Blog It Like Beckham

Last Saturday afternoon, Ollie, our eldest son, was one of the matchday mascots at my (our) beloved Stockport County.


As part of the mascot package that I treated him to, he received the full home kit (see above), went on a tour of the ground, and then got to meet the manager and players, before walking out with the team prior to kick off.

The tour included the Directors’ Box, Boardroom and Sponsors’ Lounge, not to mention a visit to our brand-new museum, and a glimpse – for that was all that was required – of County’s trophy cabinet. I would love to say it was a trophy room, but we barely have enough silverware to fill a small cupboard, so a whole room would have been entirely unnecessary, and as sparsely populated as Kim Jong-un’s imminent funeral.

In the changing room, Ollie got to meet the entire squad, add to his collection of autographs (which included telling certain existing – and rather despondent looking – players, that he didn’t want their autograph, without going on to explain that this was because he already had them from last season), before posing for photos.

Admittedly, there was an element of being somewhat star-struck, tongue-tied and shy, but once I got over that, I managed to speak to some of the players (and our manager, Jim Gannon) with a moderate amount of composure and decorum.


Just look at his little face (Ollie seems quite chuffed too)

Following the tour, Ollie was then allowed to warm up with the players on the pitch, before being ushered (along with the other mascots) down the tunnel shortly before kick-off, so that he could walk out with the team alongside his favourite player – and County’s current top scorer – Jason Oswell.

In Ollie’s words, it was epic. It really was.

Look, I know what you are thinking, and no, this was not some pathetic attempt to re-live my childhood through my son. Ok, sure, I wouldn’t mind being a mascot myself, but at 37 I rather feel my opportunity has now passed, and it would almost certainly look like I was leading the player out onto the pitch, rather than the other way around.

I assure you, Saturday was entirely Ollie’s idea, and something he has wanted to do for a long time – much in the same way that (although he perhaps doesn’t know it yet), he really wants a Lego Millenium Falcon for Christmas.

I don’t really understand why Ollie was so desperate to walk out onto the pitch with Jason Oswell, though. Don’t get me wrong, I’ve met Jason twice now, and a nicer bloke you could not wish to meet, but he only signed for County a couple of months ago, and there were players in that changing room on Saturday who have been tremendous servants to the club over the past few years.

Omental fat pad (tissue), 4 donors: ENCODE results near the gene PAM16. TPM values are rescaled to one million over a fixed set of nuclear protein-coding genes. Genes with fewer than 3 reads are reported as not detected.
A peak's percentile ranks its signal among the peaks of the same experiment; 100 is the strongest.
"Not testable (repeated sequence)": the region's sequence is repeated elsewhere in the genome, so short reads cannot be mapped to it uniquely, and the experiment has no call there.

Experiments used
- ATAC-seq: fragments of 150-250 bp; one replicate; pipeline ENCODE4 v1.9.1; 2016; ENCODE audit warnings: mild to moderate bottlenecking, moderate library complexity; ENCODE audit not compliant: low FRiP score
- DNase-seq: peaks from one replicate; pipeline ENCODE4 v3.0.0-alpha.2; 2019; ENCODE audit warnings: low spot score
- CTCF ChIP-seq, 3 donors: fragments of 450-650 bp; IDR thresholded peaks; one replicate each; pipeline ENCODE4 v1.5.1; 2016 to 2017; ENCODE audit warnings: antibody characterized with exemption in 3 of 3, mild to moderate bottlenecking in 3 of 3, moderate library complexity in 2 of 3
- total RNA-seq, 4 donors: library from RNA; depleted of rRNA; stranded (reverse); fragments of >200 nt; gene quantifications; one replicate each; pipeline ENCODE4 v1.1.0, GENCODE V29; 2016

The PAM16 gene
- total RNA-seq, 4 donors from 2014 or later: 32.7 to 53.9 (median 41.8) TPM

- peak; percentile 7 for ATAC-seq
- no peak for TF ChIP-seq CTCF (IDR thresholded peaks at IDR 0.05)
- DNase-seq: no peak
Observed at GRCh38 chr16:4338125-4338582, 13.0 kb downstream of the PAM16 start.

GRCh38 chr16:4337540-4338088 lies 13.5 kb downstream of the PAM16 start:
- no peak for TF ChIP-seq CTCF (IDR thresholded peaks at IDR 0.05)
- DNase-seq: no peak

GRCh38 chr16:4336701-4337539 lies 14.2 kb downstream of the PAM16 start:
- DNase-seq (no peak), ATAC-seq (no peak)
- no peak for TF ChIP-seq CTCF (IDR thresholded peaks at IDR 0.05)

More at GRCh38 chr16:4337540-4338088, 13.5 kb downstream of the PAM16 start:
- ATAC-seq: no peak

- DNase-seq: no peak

Had I been the mascot (ah, if only), I would have almost certainly wanted to walk out onto the pitch with our goalkeeper, Ben Hinchliffe. Please don’t think for one second that this is because I am in some way attracted to him (although, like myself, he is quite the dish), but I was a goalkeeper throughout my playing days (after school, 4-6pm, Deva Fields, Poynton, jumpers for goalposts, isn’t it?, marvellous), and so I have always felt an affiliation to ‘the man between the sticks’.

I think this is because the goalkeeper is often the understated hero. The rock at the heart of defence. The last bastion of the team. In much the same way, I have always fancied being a drummer, rather than a lead guitarist or singer. This is because I enjoy being a leader from the back, commanding my troops into battle (whether in a sporting or musical arena).

Ok, that’s a lie. The truth is, I have always fancied being a drummer, because I really want to be in a band, but can’t sing, and have no musical ability whatsoever (apart from a surprising amount of rhythm). Equally, the only reason I was ever a goalkeeper, was because I was shit at football, but freakishly tall.

Sadly, when you are seven years old, being a goalkeeper is not always considered the most glamorous position on a football pitch, because you want to be the player scoring all the goals. The star. You are drawn to what excites you, and for some inexplicable reason, that means you would rather scuff the ball home, off your shin from two yards out, than pull off a fingertip save in the final minute of the match, to preserve your team’s 1-0 lead.

Being a seven year old boy (or girl for that matter) is usually about three things: scoring goals, dinosaurs, and space. Often, because of those obsessions, you make some questionable life choices (like when Ollie recently had the chance to watch any Bond film of his choosing, and he selected Moonraker, purely because it is set in space – he soon realised his mistake). In time, he will learn to appreciate the finer things in life: a good red wine, mid-afternoon naps, goalkeepers, and Holly Willoughby (for I feel certain she will still look good in around ten years’ time, when he realises all girls do not, in actual fact, ‘smell’).